If you think PC manufacturers are hurting as consumers opt for tablets and other devices, what’s to stop the same downward spiral of razor-thin margins from destroying the fortunes of tablet makers, as well? That appears to be the logic of BlackBerry CEO Thorsten Heins, who told Bloomberg today that his company is not going to make another tablet unless it can justify the launch with sufficient profit.
Given that a deluge of relatively inexpensive tablets are coming hard and fast from many manufacturers, another way to translate Heins’ assertion is that BlackBerry is never going to make another tablet.
Meet the Archos 80 Titanium. For all intents and purposes, it’s a clone of the iPad Mini, down to its screen, which has the exact same resolution. Except the Archos 80 Titanium is almost exactly half the price of an iPad Mini—$169 versus $329.
In other words, the tablet market is now identical to the PC market of the late 1990s, after Steve Jobs returned to Apple and during a time when Macintosh computers were significantly more expensive than PCs running Windows. Consumers have a choice: Save themselves some coin on a more open, flexible platform that isn’t as heavily designed, or go for the safety of Apple’s walled garden, which they may be locked into already, thanks to a heavy investment in apps for their iPhone and previous iPads.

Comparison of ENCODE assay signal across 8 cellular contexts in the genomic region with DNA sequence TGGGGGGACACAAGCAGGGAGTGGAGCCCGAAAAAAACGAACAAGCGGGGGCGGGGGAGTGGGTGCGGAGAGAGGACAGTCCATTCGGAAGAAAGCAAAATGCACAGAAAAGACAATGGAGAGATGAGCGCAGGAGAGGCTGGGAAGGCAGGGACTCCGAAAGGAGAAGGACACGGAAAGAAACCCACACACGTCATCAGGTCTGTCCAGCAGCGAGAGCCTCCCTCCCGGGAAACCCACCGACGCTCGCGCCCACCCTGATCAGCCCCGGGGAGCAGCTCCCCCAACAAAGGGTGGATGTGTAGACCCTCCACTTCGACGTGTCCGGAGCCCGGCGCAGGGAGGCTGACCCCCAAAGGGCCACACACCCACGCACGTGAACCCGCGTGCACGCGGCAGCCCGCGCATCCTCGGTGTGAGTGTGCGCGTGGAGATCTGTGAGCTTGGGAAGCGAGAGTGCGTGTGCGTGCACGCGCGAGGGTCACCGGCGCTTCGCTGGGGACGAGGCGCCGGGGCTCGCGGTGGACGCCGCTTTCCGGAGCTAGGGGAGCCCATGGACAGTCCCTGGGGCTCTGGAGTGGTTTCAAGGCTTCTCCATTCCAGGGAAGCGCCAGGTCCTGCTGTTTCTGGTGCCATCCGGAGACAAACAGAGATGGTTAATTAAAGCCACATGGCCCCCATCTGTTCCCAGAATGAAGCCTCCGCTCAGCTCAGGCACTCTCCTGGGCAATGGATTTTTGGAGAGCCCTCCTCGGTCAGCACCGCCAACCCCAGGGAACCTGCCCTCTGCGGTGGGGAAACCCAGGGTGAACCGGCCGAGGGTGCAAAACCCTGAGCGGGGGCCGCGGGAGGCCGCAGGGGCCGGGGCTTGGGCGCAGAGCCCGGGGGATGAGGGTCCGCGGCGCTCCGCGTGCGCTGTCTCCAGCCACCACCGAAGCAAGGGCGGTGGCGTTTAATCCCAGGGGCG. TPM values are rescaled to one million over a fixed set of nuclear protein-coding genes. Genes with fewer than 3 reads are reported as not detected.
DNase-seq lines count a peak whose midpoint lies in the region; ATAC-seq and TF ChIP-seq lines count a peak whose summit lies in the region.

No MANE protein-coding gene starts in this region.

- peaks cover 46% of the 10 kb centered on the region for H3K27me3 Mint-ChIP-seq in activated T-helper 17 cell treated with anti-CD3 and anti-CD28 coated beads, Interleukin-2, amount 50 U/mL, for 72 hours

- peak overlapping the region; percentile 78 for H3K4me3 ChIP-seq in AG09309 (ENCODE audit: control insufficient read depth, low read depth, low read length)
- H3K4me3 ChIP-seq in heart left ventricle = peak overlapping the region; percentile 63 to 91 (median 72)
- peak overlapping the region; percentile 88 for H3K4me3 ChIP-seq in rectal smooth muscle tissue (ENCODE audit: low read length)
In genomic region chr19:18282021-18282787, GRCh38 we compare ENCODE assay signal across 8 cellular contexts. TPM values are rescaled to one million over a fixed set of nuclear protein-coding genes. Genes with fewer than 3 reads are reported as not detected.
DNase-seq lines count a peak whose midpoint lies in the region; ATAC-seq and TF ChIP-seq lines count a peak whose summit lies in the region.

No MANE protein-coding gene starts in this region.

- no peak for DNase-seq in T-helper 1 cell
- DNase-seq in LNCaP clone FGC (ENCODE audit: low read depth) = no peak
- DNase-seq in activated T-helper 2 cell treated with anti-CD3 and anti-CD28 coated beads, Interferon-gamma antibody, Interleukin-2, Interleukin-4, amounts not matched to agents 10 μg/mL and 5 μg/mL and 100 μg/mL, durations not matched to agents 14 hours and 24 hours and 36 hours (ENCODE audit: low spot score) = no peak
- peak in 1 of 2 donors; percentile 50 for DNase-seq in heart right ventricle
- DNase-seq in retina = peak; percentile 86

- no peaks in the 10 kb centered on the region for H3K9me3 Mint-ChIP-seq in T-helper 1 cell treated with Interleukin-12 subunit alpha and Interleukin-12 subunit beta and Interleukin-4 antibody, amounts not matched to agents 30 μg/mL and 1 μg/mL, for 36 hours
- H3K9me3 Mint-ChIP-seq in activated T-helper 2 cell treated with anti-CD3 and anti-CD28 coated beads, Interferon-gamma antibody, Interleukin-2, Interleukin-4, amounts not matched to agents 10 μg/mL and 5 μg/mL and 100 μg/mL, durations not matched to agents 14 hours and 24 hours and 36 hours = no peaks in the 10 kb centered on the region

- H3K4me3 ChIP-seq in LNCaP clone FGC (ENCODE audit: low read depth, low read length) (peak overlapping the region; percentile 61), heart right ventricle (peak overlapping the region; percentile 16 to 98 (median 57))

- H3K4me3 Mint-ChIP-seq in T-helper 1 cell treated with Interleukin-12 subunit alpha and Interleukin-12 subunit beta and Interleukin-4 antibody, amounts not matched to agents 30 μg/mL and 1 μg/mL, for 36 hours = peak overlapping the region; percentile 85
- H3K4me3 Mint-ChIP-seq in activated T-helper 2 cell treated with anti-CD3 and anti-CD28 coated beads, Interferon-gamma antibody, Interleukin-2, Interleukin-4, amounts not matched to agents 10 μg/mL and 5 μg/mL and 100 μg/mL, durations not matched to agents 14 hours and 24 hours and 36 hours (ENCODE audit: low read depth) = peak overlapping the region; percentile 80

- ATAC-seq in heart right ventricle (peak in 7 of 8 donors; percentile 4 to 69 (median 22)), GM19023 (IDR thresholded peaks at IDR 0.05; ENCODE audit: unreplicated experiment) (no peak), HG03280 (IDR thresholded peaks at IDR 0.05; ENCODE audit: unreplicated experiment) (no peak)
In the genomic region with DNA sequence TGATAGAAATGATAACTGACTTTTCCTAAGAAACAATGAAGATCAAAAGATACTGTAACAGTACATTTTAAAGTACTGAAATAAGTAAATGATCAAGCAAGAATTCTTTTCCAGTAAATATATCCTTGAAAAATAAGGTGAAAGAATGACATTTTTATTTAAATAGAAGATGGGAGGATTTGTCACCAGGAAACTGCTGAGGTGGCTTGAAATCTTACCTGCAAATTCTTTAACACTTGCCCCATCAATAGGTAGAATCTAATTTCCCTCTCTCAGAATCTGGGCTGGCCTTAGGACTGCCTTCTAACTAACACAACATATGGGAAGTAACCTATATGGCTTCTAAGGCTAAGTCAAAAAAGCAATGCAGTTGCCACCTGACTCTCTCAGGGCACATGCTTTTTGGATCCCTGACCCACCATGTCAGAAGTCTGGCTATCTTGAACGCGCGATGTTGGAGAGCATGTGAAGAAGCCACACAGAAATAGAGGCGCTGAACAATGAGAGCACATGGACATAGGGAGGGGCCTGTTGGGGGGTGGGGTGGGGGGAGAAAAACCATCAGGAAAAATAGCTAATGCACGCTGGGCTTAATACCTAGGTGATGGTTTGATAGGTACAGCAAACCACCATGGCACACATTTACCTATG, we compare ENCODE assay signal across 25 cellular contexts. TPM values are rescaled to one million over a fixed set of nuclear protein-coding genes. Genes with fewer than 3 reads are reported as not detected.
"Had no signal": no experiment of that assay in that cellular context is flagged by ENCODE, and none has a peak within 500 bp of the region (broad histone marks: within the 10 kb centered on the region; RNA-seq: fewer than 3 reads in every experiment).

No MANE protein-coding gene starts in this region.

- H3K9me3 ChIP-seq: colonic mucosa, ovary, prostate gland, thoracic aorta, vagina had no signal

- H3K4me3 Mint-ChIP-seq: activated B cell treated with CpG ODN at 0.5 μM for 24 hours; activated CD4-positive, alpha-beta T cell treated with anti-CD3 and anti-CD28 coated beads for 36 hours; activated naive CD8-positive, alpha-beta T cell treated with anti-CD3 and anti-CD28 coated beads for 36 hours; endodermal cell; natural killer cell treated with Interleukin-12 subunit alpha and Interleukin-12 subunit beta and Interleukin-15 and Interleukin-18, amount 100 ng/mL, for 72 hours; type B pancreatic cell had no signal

So what place does BlackBerry have in that morass? The company is fighting so hard for mobile market share right now that it can’t count on an Apple-like halo effect to get consumers to consider yet another tablet, with its own app store and distinct mobile OS. And competing with cheap Android tablets on price is a losing game.
BlackBerry is already the BlackBerry of the mobile world—the last thing it wants to do is to double down on its misfortune by becoming the Dell of tablets. The future of tablets, as a commodity, belongs to the high-volume, low margin players. What that means for Apple’s market share is anyone’s guess, but if the history of the PC is any guide, it’s going to continue to shrink until it represents just that portion of people who are willing to pay a steep premium for what they feel is a superior user experience.